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Contributing writer

4 tips for partnering with marketing on social media security

Dec 02, 20207 mins
Communications SecuritySecurity

Threat actors watch social media accounts to gather intelligence about a targeted company. Here's how to get marketing to work with security to minimize the risk.

Social media threats / risks / dangers / headaches  >  Text bubbles bearing danger signs
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If you ask cybersecurity execs where the biggest risk to their companies lies, 41.33% will tell you it’s marketing tech. At least, that’s what research provider Pollfish contends in its October 2020 report of 600 American professionals. Not just any martech, though: 25.67% are specifically worried about executives’ personal social media accounts.

The concern is for good reason. Those in the industry three years ago may remember a picture from Twitter of a Hawaii Emergency Management Agency employee standing by his computer with system passwords on Post-it notes behind him. The photo was taken by the Associated Press, then shared online. Whether it led to a January 13, 2018, alert that incorrectly warned Hawaiians a ballistic missile attack was coming, who knows. It doesn’t take a social media expert to know the photo was a bad idea.

Be it pictures or posts or anything else people share, Harman Singh, founder of risk assessment startup Cyphere, calls social media “low hanging fruit” for hackers—a great “test of [a] company’s security awareness and policies.” If a company is sloppy with best practices in one way, it might be vulnerable in others.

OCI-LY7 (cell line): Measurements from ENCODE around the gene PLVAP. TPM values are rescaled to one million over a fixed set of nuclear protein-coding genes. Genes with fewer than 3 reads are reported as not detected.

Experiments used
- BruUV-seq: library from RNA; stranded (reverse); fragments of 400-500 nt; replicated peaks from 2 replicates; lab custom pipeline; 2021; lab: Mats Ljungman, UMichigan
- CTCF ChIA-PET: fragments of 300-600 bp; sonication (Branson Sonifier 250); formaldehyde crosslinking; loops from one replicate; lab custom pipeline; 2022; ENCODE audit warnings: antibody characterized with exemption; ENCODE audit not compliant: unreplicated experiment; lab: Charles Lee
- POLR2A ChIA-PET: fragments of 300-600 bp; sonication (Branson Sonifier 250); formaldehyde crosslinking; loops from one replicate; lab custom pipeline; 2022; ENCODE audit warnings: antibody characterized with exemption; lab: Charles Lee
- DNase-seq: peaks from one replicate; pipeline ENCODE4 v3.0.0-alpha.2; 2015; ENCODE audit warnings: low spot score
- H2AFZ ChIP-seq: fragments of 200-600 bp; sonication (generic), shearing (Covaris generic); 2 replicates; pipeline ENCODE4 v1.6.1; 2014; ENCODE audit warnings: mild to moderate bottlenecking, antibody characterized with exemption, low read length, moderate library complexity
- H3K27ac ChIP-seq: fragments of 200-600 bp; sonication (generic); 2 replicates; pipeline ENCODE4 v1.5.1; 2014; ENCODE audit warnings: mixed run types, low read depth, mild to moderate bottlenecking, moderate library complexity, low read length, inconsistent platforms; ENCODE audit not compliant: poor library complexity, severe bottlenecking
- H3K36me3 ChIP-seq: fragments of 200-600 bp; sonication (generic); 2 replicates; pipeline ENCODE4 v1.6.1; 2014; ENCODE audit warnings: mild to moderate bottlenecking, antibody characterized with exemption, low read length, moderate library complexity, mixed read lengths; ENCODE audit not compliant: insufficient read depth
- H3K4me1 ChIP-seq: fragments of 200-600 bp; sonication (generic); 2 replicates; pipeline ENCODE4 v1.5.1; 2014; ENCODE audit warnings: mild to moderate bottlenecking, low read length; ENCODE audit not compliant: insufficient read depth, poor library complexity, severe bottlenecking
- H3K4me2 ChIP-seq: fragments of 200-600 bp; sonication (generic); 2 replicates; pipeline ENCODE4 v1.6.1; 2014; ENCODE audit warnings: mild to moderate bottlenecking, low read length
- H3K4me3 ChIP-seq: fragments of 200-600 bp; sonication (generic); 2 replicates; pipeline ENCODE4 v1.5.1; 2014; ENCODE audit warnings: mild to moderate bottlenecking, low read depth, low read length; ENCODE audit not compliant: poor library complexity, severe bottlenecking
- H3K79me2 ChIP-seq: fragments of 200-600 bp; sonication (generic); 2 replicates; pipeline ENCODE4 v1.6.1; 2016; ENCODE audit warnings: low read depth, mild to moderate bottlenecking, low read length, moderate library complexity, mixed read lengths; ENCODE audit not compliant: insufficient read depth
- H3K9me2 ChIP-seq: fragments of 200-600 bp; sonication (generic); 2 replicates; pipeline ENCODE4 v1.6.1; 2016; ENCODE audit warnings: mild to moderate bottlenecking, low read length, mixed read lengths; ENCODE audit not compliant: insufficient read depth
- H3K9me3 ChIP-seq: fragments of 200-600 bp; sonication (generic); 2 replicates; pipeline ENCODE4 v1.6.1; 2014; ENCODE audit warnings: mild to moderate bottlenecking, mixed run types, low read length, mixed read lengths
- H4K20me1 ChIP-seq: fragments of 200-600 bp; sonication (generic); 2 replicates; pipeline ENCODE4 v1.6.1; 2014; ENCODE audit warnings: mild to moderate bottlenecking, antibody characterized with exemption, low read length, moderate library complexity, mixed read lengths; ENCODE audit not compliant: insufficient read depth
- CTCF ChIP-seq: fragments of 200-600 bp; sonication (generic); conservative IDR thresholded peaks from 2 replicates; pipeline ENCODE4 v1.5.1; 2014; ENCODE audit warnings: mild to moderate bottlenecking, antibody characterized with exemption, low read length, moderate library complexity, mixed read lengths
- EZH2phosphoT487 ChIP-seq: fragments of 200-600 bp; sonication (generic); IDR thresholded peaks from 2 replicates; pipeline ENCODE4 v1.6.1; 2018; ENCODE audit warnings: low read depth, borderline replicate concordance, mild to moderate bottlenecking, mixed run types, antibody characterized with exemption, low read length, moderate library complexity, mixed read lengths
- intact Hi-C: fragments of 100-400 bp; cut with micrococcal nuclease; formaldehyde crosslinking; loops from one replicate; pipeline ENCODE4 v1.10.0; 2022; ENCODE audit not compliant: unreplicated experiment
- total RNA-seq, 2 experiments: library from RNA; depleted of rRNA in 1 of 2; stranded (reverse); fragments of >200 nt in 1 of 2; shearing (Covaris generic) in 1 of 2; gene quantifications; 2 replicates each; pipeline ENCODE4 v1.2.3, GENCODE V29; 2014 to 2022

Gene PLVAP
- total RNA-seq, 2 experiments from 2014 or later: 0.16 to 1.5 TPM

Enterprise social media is typically run by marketing, a department that can sometimes have more clout than security with its own seat in the c-suite. Marketing and security don’t always connect or necessarily even get along. Singh points out that a “difference in vision” affects the way the two approach their jobs: Marketing wants as much information about the company out there as possible; security holds it back. “Marketing department[s] often find it hard to talk to techies in their language and vice-versa,” Singh says.

How threat actors exploit social media

It’s not so much that hackers want the company’s Twitter or Facebook credentials; it’s everything they lead to. If marketing uses similar passwords across accounts, successfully hacking Twitter is a possible entry to the company website. Hack from there to Adobe Experience Manager, the website’s translations, customer mailing lists, or anything else someone could steal or use to damage reputation.

If that’s not enough to scare any marketing department into cooperation, there’s even more data nefarious actors can garner from posted information. “Pictures uploaded over Twitter, Instagram, and other social media channels often give away … geolocation information, device model, [and] software and related information,” says Singh.